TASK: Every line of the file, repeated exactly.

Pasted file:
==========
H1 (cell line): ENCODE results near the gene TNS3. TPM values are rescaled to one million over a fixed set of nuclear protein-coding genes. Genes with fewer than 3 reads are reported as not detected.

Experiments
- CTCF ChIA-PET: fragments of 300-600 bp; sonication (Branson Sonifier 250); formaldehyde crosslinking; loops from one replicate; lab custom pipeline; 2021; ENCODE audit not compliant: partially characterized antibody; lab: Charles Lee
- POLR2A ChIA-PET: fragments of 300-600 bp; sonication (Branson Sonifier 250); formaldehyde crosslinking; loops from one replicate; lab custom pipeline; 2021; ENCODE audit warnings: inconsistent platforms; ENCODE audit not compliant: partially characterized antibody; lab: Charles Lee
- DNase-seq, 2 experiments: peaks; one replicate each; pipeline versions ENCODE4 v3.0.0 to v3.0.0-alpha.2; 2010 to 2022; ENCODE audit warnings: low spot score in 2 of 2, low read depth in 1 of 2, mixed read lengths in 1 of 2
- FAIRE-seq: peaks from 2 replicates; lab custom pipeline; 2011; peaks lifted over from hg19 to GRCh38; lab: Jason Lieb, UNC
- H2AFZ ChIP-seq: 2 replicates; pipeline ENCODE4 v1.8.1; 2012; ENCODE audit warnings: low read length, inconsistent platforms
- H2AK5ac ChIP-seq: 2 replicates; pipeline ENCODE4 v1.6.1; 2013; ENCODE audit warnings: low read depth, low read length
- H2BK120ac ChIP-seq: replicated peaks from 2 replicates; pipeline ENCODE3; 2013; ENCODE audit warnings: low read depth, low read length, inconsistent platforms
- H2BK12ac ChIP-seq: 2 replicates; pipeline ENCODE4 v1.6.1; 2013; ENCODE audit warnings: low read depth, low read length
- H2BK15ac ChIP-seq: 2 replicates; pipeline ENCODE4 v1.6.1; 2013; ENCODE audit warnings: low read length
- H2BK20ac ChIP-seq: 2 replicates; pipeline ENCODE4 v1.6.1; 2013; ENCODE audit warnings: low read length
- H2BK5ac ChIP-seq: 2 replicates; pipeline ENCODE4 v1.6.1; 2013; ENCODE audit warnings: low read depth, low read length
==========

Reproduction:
H1 (cell line): ENCODE results near the gene TNS3. TPM values are rescaled to one million over a fixed set of nuclear protein-coding genes. Genes with fewer than 3 reads are reported as not detected.

Experiments
- CTCF ChIA-PET: fragments of 300-600 bp; sonication (Branson Sonifier 250); formaldehyde crosslinking; loops from one replicate; lab custom pipeline; 2021; ENCODE audit not compliant: partially characterized antibody; lab: Charles Lee
- POLR2A ChIA-PET: fragments of 300-600 bp; sonication (Branson Sonifier 250); formaldehyde crosslinking; loops from one replicate; lab custom pipeline; 2021; ENCODE audit warnings: inconsistent platforms; ENCODE audit not compliant: partially characterized antibody; lab: Charles Lee
- DNase-seq, 2 experiments: peaks; one replicate each; pipeline versions ENCODE4 v3.0.0 to v3.0.0-alpha.2; 2010 to 2022; ENCODE audit warnings: low spot score in 2 of 2, low read depth in 1 of 2, mixed read lengths in 1 of 2
- FAIRE-seq: peaks from 2 replicates; lab custom pipeline; 2011; peaks lifted over from hg19 to GRCh38; lab: Jason Lieb, UNC
- H2AFZ ChIP-seq: 2 replicates; pipeline ENCODE4 v1.8.1; 2012; ENCODE audit warnings: low read length, inconsistent platforms
- H2AK5ac ChIP-seq: 2 replicates; pipeline ENCODE4 v1.6.1; 2013; ENCODE audit warnings: low read depth, low read length
- H2BK120ac ChIP-seq: replicated peaks from 2 replicates; pipeline ENCODE3; 2013; ENCODE audit warnings: low read depth, low read length, inconsistent platforms
- H2BK12ac ChIP-seq: 2 replicates; pipeline ENCODE4 v1.6.1; 2013; ENCODE audit warnings: low read depth, low read length
- H2BK15ac ChIP-seq: 2 replicates; pipeline ENCODE4 v1.6.1; 2013; ENCODE audit warnings: low read length
- H2BK20ac ChIP-seq: 2 replicates; pipeline ENCODE4 v1.6.1; 2013; ENCODE audit warnings: low read length
- H2BK5ac ChIP-seq: 2 replicates; pipeline ENCODE4 v1.6.1; 2013; ENCODE audit warnings: low read depth, low read length